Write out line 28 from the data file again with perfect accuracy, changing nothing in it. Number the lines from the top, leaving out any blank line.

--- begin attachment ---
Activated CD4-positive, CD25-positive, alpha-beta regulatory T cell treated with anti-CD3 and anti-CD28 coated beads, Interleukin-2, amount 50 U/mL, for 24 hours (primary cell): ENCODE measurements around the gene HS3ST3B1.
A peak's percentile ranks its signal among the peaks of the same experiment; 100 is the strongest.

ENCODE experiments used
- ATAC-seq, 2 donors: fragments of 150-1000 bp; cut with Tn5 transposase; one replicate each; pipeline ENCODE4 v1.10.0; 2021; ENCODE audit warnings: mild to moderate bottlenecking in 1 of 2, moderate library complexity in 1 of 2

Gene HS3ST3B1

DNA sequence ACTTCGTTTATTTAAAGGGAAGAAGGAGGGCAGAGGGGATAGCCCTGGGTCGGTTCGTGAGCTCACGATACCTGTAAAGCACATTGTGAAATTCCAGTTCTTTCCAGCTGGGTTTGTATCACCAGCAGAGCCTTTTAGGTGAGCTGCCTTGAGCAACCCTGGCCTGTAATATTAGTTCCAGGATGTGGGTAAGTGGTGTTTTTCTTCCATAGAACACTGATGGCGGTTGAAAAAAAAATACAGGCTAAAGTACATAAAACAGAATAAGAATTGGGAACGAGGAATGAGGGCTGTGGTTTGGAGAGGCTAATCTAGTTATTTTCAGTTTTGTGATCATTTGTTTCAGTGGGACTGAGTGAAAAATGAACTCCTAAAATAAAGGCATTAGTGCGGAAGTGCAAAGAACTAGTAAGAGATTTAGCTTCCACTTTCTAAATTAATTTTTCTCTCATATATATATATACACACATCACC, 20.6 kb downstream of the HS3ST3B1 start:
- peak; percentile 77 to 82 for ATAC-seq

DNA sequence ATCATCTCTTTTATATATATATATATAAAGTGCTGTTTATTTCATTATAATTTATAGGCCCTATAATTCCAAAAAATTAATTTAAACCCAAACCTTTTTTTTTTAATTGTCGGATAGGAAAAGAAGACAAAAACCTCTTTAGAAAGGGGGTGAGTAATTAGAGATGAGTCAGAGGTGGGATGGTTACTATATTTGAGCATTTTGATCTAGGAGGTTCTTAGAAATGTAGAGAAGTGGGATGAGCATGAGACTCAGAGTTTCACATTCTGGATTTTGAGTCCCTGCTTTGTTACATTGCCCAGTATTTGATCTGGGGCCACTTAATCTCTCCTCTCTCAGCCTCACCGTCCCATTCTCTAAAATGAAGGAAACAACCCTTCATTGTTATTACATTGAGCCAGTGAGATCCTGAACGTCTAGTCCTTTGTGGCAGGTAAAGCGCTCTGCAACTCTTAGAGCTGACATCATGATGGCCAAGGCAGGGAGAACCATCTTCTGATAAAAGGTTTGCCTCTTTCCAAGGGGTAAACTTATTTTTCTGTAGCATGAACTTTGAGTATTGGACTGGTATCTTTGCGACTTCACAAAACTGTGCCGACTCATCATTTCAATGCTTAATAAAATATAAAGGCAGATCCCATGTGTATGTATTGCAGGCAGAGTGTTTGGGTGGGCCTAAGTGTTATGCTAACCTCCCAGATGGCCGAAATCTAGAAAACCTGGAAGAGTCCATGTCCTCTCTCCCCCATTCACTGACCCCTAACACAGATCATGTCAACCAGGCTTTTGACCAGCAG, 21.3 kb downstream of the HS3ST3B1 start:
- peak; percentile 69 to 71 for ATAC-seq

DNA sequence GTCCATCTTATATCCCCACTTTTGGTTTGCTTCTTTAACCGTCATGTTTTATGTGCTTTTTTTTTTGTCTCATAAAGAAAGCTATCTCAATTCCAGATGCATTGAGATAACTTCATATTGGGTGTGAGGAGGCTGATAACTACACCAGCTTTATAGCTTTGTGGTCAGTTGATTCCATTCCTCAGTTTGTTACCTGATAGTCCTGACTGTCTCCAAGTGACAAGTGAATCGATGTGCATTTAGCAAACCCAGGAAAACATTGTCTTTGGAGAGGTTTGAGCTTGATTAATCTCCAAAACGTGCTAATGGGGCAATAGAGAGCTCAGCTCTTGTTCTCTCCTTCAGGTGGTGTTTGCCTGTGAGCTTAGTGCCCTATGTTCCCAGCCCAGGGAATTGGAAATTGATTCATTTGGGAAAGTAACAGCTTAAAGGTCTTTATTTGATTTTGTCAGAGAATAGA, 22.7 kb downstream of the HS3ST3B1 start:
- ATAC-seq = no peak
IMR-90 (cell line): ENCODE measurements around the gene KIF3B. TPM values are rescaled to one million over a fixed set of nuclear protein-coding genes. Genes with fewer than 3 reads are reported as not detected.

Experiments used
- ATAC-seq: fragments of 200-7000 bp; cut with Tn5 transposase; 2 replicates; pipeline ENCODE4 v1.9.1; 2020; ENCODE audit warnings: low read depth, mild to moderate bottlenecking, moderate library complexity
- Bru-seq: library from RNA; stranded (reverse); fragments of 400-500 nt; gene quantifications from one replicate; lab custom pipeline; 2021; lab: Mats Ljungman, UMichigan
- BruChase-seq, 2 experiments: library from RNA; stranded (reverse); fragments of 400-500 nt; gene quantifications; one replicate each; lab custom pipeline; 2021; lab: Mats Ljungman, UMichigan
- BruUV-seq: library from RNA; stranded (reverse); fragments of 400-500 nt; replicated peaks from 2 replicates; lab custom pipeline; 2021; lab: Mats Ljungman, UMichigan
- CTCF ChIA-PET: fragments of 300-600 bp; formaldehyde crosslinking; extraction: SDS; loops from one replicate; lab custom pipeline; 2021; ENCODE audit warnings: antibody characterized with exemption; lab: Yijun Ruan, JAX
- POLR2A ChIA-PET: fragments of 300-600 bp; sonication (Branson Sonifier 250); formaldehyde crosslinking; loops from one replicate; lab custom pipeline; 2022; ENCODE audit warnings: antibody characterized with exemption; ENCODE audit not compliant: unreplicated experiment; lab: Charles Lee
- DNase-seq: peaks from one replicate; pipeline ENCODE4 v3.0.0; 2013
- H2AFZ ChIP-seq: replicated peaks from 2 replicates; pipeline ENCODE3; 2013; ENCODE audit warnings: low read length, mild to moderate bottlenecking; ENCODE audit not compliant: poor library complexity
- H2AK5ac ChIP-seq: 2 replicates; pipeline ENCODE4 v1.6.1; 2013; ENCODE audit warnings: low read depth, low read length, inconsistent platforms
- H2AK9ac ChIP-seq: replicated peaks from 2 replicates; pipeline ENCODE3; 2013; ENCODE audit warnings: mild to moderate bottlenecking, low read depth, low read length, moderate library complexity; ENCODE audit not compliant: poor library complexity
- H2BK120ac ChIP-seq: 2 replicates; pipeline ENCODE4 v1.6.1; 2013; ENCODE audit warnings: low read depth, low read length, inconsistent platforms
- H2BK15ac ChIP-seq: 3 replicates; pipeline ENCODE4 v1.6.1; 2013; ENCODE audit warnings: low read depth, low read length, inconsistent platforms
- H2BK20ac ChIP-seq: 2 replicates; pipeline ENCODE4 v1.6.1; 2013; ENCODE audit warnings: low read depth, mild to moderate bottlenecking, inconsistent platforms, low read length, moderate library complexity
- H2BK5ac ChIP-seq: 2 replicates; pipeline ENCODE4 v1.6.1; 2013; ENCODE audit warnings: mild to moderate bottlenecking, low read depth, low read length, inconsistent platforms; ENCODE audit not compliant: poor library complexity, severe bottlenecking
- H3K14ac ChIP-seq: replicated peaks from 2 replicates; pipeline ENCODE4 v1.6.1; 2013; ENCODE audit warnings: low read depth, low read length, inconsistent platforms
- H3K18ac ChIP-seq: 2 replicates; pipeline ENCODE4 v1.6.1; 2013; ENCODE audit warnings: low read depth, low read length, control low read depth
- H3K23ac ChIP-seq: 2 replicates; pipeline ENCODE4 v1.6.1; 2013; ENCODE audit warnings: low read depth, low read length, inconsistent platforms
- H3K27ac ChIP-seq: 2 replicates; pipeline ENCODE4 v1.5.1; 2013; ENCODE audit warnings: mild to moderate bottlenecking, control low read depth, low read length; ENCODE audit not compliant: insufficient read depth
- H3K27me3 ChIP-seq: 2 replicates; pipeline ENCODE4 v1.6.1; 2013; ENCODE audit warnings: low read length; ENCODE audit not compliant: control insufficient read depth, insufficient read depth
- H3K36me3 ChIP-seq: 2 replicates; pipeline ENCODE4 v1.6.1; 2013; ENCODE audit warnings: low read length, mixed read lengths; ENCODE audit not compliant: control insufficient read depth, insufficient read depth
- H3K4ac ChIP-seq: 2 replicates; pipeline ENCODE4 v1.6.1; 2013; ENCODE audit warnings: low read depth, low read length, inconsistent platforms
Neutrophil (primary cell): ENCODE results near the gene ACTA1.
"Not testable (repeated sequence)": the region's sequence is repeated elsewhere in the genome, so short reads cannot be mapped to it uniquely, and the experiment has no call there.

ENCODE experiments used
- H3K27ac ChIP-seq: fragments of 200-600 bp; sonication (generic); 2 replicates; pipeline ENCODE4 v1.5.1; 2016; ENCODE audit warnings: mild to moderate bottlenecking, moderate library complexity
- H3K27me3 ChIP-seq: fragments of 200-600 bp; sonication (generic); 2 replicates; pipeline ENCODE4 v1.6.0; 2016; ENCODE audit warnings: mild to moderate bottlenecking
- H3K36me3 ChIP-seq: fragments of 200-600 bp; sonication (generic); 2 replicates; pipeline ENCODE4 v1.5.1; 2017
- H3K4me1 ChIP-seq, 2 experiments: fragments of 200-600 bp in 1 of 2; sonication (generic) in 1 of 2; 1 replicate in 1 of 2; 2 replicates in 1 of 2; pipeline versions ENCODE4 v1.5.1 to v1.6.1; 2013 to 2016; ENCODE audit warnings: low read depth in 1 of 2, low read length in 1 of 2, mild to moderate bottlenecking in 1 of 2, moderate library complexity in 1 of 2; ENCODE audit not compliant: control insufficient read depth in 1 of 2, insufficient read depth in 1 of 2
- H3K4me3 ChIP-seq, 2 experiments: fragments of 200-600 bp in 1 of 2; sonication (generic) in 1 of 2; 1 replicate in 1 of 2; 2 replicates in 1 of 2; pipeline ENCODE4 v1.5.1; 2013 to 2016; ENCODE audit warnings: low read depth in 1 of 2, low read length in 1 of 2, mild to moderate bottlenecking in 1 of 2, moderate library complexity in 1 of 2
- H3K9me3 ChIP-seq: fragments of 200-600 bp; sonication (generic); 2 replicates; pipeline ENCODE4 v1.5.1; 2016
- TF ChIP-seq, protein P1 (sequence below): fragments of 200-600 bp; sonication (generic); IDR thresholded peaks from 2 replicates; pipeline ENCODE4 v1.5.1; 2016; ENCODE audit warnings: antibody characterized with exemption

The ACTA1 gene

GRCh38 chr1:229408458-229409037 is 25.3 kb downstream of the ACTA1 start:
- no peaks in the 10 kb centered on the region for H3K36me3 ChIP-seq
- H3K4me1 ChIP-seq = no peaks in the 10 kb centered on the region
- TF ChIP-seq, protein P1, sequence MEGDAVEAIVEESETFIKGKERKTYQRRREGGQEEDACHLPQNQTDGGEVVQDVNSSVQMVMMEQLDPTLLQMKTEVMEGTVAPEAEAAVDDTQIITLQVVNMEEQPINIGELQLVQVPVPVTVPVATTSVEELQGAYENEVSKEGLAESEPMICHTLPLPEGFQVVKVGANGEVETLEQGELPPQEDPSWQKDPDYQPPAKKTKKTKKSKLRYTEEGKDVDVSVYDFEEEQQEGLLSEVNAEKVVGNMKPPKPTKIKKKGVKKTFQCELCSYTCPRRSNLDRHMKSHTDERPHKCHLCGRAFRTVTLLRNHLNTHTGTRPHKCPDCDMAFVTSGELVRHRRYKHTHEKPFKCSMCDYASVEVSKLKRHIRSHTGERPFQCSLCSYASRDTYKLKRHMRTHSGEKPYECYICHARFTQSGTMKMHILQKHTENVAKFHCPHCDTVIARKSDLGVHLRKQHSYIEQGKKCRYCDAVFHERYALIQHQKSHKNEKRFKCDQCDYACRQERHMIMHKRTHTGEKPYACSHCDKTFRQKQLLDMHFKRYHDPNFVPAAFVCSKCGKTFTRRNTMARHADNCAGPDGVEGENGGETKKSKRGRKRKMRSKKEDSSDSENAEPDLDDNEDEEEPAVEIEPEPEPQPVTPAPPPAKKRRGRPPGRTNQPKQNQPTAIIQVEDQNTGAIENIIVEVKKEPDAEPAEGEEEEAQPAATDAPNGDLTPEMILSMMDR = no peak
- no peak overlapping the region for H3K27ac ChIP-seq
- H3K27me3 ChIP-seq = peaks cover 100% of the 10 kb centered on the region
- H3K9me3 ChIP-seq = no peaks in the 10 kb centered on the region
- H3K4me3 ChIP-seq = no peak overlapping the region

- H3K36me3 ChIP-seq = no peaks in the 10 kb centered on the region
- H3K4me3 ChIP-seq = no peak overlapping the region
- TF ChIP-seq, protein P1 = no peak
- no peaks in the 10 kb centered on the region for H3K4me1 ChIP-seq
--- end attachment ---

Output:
- H3K14ac ChIP-seq: replicated peaks from 2 replicates; pipeline ENCODE4 v1.6.1; 2013; ENCODE audit warnings: low read depth, low read length, inconsistent platforms